Dumpster diving is just not your thing. We get it. It takes a special kind of weirdo to stick their head (or body) in a stinky, grimy refuse bin and pull out something to eat. We love being that kind of weirdo, but we also know that if dumpster diving was the only way to rescue food, our food waste problem would never be solved. Luckily, there are other (more proactive) options.
Reduced for Quick Sale Bins
We love the fact that almost all of the grocers around us (and even Walmart) have a rack for day-old breads, pastries, and other baked goods. Some grocers, like Kroger, take that concept a step further and have a quick-sale bin for produce. These areas are our first stop when shopping. On almost every occasion, we’ve been able to find just what we were looking for to fill our weekly shopping list – be it lettuce, apples, bananas, potatoes, or more – on the quick-sale rack.
Unlike the quick-sale bin, which usually only offers fresh produce and/or baked goods, your grocer’s clearance rack may have needed pantry items at a drastically reduced price. Kroger, Food Lion, and Walmart (in our area) all have clearance areas for food items. In fact, right now our Walmart is undergoing a remodel and they have an entire clearance end-cap. Items that are no longer going to be carried by the store but are in perfectly good condition are placed here. This week, we were able to stock up on PAM cooking spray (50 cents a can), banana flour ($1 a bag), unsweetened almond milk ($1 for 1/2 gallon), baking powder (25 cents a can), dried cherries ($1 a bag), and more.
On the way home from my mom’s house yesterday, we saw a tangerine on the side of the road. I assume it fell out of a grocery bag or a kid’s backpack and it probably would have rotted there if we had not picked it up and eaten it. Yes, technically that’s not true “foraging” but how often do tangerines just jump out in front of you? Not very often, I would guess. But you’re probably passing perfectly edible foods every day and you don’t even know it. Learn what’s edible in the wild. Pick berries on your walk through the woods. Gather nuts off the ground. Pick apples hanging over a fence row (on public property, of course).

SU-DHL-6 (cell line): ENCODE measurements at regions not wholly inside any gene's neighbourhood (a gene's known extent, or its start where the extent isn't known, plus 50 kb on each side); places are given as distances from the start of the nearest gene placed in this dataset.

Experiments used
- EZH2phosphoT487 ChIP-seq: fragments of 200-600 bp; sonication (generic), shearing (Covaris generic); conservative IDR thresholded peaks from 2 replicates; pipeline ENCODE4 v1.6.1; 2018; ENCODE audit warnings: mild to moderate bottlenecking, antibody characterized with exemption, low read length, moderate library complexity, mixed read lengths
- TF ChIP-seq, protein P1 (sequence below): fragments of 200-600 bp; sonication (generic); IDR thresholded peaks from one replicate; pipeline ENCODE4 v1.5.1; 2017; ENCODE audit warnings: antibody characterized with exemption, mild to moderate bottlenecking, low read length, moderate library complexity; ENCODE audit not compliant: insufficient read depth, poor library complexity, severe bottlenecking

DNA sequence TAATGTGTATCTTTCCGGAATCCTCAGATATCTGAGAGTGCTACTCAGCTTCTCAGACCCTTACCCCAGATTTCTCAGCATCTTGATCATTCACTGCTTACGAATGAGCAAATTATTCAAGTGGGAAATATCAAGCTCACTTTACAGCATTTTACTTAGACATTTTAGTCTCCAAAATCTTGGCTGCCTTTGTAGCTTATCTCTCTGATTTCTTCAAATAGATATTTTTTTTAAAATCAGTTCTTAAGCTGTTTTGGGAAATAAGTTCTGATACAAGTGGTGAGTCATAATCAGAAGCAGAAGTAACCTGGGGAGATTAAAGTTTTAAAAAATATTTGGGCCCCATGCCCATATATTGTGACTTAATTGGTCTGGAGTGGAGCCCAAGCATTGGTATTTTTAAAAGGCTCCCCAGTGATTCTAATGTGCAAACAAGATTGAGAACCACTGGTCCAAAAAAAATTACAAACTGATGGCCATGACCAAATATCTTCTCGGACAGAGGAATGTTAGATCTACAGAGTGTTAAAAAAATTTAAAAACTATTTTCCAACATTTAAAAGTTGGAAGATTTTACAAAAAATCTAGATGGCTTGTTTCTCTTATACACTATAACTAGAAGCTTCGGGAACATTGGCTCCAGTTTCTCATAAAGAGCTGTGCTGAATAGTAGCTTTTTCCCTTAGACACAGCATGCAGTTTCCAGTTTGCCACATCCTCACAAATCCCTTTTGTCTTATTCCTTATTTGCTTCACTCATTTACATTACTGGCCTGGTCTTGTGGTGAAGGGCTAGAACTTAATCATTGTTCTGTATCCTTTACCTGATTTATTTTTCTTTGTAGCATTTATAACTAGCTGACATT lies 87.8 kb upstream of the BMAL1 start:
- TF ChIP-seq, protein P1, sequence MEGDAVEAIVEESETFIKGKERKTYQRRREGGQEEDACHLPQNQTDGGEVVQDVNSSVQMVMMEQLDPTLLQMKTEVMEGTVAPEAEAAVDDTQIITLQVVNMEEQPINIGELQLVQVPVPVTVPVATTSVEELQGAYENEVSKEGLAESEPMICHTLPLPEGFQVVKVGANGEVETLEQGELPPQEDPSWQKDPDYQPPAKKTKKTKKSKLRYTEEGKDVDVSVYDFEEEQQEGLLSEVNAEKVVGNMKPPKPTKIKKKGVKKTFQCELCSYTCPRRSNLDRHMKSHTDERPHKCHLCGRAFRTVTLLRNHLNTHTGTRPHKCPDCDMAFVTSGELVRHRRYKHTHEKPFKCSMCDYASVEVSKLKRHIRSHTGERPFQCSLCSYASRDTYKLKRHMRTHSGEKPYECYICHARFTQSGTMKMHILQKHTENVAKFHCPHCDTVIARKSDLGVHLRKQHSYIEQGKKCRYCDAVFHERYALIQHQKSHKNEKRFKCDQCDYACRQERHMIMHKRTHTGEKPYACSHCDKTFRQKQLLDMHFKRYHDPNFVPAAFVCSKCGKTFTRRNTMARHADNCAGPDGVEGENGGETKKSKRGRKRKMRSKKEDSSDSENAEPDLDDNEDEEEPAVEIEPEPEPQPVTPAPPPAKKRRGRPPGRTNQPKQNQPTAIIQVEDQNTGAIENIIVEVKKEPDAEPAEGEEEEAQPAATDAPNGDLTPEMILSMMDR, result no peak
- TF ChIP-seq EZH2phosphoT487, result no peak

Gleaning is similar to foraging but with permission from the garden owner (in most cases). We have several neighbors who have old fruit trees in their yards. Since they didn’t plant them, most have little to no interest in harvesting the fruit. By simply asking for permission, we’ve harvested buckets full of pears, apples, and peaches. And a few years ago, my mom’s next-door-neighbor completely abandoned his garden and allowed us to glean everything we could get our hands on.
Though not my first choice, closeout stores are still a viable option for rescuing food. Many of these stores obtain their inventory from other stores that have gone out of business or purchased too much of a particular item to sell themselves. The foods found here are generally packaged goods – dried fruits, nuts, canned goods, spices, and pastas – and most are at or close to expiration. They are typically 1/2 the price of the same item in the grocery store and most will still be good long past the date on the package.
Food Waste Update
We took a break from dumpster diving this week to go to the mountains for a short vacation.
- Wasted Food this week: 0 ounces
- Total Wasted Food in 2018: 38 ounces
- Rescued Food this week: .25 US pounds
- Total Food Rescued this year: 99.17 US pounds
Keep up with our food finds in real time by viewing our Food Find Gallery.